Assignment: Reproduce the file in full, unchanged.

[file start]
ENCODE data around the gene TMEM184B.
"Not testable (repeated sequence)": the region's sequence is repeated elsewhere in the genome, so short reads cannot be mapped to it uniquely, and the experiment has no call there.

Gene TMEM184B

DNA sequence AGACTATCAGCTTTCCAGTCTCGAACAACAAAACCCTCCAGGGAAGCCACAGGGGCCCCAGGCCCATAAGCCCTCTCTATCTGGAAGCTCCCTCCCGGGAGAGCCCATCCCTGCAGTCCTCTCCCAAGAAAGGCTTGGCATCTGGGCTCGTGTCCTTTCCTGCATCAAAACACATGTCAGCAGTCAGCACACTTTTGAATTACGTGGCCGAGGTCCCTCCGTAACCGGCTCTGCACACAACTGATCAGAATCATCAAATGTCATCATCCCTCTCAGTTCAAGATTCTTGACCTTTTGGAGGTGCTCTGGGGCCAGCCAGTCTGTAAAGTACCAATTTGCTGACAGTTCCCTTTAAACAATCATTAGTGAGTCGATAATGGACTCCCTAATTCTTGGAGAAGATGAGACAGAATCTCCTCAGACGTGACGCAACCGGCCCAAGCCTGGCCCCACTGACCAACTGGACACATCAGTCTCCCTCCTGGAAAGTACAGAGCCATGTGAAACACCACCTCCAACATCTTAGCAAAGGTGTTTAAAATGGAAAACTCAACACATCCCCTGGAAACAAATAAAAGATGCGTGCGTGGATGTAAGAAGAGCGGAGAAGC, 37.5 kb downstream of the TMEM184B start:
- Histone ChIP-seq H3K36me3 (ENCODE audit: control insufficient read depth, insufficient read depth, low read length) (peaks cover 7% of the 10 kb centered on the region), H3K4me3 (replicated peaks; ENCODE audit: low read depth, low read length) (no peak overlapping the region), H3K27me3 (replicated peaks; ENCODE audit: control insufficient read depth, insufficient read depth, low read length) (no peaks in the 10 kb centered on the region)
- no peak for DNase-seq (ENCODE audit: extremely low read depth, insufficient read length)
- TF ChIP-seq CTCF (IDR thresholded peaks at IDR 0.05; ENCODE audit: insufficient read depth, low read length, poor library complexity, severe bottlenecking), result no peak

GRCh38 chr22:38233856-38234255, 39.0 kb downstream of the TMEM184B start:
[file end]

ENCODE data around the gene TMEM184B.
"Not testable (repeated sequence)": the region's sequence is repeated elsewhere in the genome, so short reads cannot be mapped to it uniquely, and the experiment has no call there.

Gene TMEM184B

DNA sequence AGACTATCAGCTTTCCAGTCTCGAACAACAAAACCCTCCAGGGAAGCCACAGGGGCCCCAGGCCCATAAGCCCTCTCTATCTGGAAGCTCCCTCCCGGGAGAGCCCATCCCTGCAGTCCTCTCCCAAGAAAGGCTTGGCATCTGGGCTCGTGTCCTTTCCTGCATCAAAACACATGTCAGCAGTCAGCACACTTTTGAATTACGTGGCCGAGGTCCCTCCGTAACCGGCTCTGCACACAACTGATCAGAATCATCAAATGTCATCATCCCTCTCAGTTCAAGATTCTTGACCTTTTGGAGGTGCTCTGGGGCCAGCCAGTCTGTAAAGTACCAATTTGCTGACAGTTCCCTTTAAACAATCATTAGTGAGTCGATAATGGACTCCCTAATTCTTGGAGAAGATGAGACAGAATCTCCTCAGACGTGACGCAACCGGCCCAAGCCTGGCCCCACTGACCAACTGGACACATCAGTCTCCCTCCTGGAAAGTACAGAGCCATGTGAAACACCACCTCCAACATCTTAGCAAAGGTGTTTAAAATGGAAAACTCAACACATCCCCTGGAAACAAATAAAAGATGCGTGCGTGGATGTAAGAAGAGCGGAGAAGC, 37.5 kb downstream of the TMEM184B start:
- Histone ChIP-seq H3K36me3 (ENCODE audit: control insufficient read depth, insufficient read depth, low read length) (peaks cover 7% of the 10 kb centered on the region), H3K4me3 (replicated peaks; ENCODE audit: low read depth, low read length) (no peak overlapping the region), H3K27me3 (replicated peaks; ENCODE audit: control insufficient read depth, insufficient read depth, low read length) (no peaks in the 10 kb centered on the region)
- no peak for DNase-seq (ENCODE audit: extremely low read depth, insufficient read length)
- TF ChIP-seq CTCF (IDR thresholded peaks at IDR 0.05; ENCODE audit: insufficient read depth, low read length, poor library complexity, severe bottlenecking), result no peak

GRCh38 chr22:38233856-38234255, 39.0 kb downstream of the TMEM184B start: